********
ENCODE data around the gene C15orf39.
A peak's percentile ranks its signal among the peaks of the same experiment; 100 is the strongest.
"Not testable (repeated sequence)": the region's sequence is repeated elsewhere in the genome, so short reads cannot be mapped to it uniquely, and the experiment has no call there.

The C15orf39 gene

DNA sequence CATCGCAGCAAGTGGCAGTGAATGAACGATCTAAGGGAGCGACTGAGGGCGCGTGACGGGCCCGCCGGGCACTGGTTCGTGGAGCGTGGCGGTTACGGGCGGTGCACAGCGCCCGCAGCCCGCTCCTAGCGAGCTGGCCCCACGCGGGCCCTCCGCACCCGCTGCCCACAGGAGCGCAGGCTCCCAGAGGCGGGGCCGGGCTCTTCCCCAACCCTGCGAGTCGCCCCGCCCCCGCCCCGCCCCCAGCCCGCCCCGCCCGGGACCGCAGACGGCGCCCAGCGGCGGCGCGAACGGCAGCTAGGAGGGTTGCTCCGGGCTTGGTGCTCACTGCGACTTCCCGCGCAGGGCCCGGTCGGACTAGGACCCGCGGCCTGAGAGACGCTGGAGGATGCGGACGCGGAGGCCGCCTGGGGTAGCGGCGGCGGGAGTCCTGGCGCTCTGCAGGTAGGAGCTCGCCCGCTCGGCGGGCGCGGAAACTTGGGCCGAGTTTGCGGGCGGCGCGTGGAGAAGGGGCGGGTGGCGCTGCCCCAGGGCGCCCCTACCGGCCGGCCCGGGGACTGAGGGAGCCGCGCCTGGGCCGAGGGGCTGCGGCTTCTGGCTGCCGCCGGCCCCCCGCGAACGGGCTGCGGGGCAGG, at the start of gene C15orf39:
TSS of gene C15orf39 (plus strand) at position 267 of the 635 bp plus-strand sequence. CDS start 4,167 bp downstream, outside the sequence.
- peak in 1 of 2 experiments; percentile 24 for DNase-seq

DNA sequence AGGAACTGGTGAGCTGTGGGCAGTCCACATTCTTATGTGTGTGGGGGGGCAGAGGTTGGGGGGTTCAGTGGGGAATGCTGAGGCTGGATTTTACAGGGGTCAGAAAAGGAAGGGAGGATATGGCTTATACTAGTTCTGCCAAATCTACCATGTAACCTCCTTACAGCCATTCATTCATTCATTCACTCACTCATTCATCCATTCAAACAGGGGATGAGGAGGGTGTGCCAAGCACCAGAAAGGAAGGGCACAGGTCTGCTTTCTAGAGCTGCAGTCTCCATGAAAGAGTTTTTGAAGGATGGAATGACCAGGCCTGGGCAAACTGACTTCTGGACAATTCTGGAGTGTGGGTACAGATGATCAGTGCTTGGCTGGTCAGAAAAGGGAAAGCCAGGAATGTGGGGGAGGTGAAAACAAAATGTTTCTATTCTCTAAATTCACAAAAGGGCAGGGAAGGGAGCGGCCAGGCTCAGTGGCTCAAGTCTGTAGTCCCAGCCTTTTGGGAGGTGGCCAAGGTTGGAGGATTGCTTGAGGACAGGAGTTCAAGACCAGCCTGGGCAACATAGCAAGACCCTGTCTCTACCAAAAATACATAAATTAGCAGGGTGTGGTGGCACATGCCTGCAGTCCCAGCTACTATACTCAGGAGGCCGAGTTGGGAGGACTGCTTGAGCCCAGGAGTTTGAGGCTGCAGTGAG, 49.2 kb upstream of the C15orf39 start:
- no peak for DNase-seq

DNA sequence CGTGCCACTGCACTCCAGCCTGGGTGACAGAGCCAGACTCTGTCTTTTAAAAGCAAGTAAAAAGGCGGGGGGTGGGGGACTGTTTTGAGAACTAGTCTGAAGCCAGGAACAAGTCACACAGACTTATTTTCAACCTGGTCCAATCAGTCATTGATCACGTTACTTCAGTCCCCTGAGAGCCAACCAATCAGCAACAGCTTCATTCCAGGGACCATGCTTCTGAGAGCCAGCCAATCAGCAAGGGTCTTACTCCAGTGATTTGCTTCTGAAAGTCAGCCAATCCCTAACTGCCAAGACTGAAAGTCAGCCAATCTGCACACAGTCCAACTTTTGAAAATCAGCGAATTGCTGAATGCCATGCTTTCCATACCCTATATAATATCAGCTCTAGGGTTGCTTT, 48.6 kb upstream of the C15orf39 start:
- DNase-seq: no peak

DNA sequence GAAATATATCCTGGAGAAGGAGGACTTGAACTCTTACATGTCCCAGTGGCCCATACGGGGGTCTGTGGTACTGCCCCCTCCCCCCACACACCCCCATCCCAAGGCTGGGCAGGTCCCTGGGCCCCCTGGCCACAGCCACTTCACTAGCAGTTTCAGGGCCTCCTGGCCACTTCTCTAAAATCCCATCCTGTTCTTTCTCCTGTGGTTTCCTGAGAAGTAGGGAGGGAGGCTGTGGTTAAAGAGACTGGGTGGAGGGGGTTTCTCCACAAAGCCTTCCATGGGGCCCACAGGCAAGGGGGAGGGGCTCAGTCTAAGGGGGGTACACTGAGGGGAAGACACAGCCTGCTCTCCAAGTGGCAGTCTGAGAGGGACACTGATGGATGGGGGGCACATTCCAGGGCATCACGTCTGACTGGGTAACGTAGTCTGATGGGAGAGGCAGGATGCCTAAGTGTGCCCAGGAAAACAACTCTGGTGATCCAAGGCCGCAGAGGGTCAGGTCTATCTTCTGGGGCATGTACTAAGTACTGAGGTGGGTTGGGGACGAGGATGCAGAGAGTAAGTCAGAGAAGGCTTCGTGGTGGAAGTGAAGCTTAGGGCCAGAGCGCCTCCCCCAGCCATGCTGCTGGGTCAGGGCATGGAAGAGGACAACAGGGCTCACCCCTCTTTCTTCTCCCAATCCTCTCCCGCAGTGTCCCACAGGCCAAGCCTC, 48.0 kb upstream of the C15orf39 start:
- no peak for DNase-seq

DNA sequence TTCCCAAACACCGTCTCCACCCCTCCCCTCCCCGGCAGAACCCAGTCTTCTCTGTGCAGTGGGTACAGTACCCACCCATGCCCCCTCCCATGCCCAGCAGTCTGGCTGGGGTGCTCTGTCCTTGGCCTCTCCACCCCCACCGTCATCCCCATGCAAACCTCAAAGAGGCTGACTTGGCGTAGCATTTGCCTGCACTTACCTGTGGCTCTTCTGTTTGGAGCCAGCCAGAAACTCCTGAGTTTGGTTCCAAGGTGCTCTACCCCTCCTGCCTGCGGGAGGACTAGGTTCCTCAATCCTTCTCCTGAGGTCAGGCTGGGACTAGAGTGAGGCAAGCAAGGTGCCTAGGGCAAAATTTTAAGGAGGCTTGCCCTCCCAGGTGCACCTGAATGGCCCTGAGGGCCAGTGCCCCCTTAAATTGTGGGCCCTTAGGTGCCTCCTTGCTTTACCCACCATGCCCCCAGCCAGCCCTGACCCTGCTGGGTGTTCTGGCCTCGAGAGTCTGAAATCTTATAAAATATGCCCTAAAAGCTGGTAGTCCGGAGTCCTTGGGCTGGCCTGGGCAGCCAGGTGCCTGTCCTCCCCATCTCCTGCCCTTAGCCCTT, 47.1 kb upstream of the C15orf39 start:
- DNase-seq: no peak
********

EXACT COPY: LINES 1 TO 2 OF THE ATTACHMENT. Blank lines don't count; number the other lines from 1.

ENCODE data around the gene C15orf39.
A peak's percentile ranks its signal among the peaks of the same experiment; 100 is the strongest.